Go look at any ‘plus-size’ model on Instagram and there will be at least one person per post who will tell the beautiful model that they’re promoting obesity simply by being themselves on a public platform. How dare they! In fact, look at just about any post and there is someone in the comments critiquing that person’s body for being too big, too small, too pretty, not pretty enough or whatever else keyboard warriors think is acceptable to post. Here’s my opinion, which I’m assuming you’re at least curious about as you’re reading my blog. Yes, there are some health issues to be concerned about if a person carries too much fat mass (FOR THEM) particularly around their internal organs. Things like heart disease, joint pain, diabetes are the main ones that get thrown around. The things that don’t get mentioned as much are things like depression, anxiety, fatigue and panic disorders. These are the ones though are most likely the cause of this kind of weight issue as they prevent people from being able to consistently work out or eat balanced. So, what came first the chicken or the egg? (Trigger warning: a run on sentence is about to happen) Was someone perfectly healthy with simply a little more weight than the “average”, whatever that means, when they were growing up and because other people thought it was their place to comment this person started into the cycle of crash/fad dieting and/or extreme cardio in order to fit these completely arbitrary ideals and their perfectly designed body reacted like it should to protect itself so they started yo-yoing to higher and higher weights, then because people are shit and kept commenting this person then developed depression, anxiety and body dysmorphia to the point where their weight did become unhealthy for them and now they’re stuck in between a rock and hard place with nowhere to go? Or was that person just “lazy” with no “will power” and promoting obesity? My opinion, that person developed an eating disorder because other people couldn’t keep their ignorant, judgmental comments to themselves. If we are constantly being told in various ways that if we don’t have the perfect body that we are lazy, we start to believe that about ourselves. It then becomes a self-fulfilling prophecy. Okay, run on sentence and rant over.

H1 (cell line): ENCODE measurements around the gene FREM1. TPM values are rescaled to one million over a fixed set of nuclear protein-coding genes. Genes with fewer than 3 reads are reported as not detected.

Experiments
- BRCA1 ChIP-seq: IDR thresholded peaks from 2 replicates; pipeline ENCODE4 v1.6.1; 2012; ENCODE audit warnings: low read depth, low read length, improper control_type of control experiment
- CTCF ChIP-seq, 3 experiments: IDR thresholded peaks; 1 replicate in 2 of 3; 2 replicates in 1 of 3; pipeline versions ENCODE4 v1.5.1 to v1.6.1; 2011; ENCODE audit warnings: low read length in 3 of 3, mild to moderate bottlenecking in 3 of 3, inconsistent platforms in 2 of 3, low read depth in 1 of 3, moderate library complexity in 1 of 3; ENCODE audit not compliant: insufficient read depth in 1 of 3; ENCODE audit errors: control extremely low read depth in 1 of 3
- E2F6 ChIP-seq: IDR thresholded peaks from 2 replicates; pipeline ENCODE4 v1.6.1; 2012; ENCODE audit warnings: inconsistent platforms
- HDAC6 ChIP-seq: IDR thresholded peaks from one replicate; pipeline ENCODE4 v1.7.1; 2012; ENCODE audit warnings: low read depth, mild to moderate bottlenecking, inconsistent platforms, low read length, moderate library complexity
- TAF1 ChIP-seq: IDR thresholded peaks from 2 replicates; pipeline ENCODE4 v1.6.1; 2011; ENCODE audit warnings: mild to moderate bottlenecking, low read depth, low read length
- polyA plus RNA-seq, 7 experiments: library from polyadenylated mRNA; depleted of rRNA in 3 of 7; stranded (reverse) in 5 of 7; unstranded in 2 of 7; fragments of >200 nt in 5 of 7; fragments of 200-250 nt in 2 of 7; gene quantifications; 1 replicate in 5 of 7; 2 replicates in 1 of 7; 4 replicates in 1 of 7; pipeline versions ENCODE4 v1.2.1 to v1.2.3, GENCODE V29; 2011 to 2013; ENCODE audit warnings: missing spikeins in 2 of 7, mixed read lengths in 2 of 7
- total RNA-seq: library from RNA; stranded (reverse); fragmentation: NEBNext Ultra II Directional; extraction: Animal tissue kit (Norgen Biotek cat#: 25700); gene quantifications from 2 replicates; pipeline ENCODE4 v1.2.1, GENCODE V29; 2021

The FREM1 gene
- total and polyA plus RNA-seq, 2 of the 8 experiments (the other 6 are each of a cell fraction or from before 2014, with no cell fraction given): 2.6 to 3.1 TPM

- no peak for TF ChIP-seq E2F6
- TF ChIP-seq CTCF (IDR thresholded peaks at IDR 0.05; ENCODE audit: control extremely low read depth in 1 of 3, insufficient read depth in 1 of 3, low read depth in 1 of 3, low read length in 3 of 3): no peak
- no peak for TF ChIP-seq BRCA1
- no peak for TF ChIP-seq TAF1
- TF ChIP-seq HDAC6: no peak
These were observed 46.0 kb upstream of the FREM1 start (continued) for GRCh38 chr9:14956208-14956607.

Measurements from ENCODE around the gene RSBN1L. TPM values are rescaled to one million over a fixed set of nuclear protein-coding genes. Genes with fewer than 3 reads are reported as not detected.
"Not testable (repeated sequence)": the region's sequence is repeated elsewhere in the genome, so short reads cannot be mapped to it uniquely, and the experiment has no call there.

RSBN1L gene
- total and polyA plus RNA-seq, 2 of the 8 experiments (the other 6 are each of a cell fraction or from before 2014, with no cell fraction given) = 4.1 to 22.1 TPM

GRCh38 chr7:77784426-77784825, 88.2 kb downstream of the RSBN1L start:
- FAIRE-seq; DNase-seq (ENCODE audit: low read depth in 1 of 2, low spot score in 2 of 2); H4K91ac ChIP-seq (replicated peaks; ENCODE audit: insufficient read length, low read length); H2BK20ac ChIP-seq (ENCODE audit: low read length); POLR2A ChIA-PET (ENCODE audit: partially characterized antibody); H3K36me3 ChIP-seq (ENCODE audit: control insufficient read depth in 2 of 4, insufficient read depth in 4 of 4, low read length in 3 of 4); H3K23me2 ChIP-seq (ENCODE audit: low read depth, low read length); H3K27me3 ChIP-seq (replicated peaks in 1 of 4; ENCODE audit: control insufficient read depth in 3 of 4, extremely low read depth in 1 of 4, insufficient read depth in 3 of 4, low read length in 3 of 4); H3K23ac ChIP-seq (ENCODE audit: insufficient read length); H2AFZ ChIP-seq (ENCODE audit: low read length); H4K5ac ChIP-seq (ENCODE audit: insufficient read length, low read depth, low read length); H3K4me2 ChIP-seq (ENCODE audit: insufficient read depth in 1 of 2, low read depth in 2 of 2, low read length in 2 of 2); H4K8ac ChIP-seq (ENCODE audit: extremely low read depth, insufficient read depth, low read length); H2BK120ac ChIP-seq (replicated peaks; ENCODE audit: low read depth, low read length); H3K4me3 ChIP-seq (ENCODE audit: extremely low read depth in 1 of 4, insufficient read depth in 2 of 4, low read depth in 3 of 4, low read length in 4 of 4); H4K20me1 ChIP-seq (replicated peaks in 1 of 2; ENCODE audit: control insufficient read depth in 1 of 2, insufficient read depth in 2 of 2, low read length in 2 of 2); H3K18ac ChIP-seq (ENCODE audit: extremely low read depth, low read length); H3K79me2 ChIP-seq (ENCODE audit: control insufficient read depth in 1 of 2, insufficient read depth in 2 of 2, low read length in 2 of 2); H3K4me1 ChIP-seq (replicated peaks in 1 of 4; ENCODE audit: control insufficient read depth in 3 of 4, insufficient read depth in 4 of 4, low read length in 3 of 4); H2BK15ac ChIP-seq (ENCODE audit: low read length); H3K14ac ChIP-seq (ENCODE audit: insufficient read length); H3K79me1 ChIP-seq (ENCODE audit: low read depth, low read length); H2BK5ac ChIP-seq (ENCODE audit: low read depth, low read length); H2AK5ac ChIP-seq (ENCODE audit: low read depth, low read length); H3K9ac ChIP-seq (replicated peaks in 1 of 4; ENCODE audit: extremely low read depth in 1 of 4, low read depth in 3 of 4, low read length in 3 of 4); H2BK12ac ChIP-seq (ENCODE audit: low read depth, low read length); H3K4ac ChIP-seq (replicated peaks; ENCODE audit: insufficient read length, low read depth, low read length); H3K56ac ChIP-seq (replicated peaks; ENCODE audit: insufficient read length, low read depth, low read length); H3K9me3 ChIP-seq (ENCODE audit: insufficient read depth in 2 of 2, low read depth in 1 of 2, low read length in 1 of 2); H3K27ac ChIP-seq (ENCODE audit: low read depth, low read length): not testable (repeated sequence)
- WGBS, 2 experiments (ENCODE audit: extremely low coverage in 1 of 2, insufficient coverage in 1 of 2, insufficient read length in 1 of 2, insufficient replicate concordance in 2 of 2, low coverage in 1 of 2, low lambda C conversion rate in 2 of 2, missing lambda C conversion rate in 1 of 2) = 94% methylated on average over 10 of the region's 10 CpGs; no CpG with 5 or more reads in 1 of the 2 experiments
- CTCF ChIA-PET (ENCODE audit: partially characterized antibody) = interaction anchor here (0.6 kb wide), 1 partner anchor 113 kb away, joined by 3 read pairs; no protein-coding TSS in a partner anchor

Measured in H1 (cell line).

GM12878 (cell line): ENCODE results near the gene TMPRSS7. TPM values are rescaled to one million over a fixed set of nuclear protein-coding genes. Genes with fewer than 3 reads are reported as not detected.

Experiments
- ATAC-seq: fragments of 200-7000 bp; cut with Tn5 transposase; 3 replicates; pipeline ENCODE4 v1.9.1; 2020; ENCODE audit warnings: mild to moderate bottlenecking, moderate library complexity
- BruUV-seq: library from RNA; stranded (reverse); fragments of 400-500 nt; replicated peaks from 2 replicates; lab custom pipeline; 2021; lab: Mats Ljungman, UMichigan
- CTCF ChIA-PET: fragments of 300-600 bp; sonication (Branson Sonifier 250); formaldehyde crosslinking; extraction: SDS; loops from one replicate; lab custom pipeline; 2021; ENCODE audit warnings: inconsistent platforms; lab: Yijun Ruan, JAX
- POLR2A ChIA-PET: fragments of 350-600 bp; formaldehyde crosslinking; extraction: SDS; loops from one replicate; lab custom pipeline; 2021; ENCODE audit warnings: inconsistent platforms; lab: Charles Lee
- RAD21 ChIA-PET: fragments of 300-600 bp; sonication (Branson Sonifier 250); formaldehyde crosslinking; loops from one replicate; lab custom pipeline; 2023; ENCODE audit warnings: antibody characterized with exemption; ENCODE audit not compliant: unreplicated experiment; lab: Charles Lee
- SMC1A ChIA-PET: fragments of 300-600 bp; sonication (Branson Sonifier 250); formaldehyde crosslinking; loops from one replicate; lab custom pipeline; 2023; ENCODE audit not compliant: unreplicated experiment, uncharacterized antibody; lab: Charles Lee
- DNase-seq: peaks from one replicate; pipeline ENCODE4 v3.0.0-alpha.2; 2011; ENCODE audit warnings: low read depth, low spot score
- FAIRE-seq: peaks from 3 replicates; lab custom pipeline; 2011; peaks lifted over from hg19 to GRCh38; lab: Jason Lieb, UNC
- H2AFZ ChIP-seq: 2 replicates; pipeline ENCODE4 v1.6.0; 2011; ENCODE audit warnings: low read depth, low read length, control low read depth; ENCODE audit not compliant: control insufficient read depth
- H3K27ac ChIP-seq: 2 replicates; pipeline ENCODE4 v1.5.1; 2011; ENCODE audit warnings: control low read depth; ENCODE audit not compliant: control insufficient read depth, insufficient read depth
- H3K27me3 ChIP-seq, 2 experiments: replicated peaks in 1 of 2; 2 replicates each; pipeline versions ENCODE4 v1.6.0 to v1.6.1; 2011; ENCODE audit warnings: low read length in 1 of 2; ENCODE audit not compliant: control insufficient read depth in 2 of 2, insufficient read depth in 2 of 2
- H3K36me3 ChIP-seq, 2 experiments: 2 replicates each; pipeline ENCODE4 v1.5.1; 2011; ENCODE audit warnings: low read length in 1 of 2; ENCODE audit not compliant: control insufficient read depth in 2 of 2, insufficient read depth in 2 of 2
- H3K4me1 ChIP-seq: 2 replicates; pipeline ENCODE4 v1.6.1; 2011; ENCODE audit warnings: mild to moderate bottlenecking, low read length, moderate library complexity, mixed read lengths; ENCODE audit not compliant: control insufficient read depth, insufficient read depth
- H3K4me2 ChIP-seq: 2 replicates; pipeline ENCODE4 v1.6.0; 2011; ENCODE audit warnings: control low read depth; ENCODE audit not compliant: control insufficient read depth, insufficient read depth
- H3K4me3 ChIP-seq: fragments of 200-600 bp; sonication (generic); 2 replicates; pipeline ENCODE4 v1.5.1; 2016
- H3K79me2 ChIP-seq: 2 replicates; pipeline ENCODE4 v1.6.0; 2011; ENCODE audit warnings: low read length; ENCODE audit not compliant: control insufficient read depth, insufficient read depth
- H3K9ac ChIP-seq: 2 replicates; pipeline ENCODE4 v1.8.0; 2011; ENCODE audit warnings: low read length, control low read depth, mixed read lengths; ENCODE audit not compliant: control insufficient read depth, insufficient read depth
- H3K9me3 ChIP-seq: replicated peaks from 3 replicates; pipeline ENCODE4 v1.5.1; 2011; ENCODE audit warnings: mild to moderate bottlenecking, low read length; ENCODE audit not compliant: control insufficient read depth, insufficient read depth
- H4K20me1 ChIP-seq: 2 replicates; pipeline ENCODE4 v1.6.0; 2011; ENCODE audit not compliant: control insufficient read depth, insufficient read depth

This is where muscle mass plays a role in not only recovery but also in maintaining a healthy weight, for you, and a healthy frame of mind. Speaking from my own experience with disordered thinking/eating I have felt first hand the mental change that happens when one starts to aim for nothing more than to be strong. If I could change one small thing about our ideas on how to get healthy it would be the automatic assumption that the first step is always weight loss. Even for people whose extra weight is preventing them from living their life I still propose that the focus should be on getting stronger more than merely losing weight. I’m an optimistic person by nature but I also find that the subconscious body works in positives. Tell someone they can’t have something, even if they didn’t really want it to begin with, and suddenly they believe they really want it. Try to take away weight from the body and the subconscious will want it back! It will slow metabolism and alter hormones to try and get back to that set point, essentially throwing a temper tantrum. Even years after weight loss has occurred. So how do we combat this? Well, how to lose weight is still simple, not easy but simple. A slight caloric deficit with daily exercise, preferably something that you find enjoyable in some way, and patience. Once you’ve lost weight the strategy needs to change. I believe the maintenance to any weight loss is to focus on building muscle. This might result in gaining weight back, but the weight would be mostly muscle mass not all fat mass. Let me explain a bit more.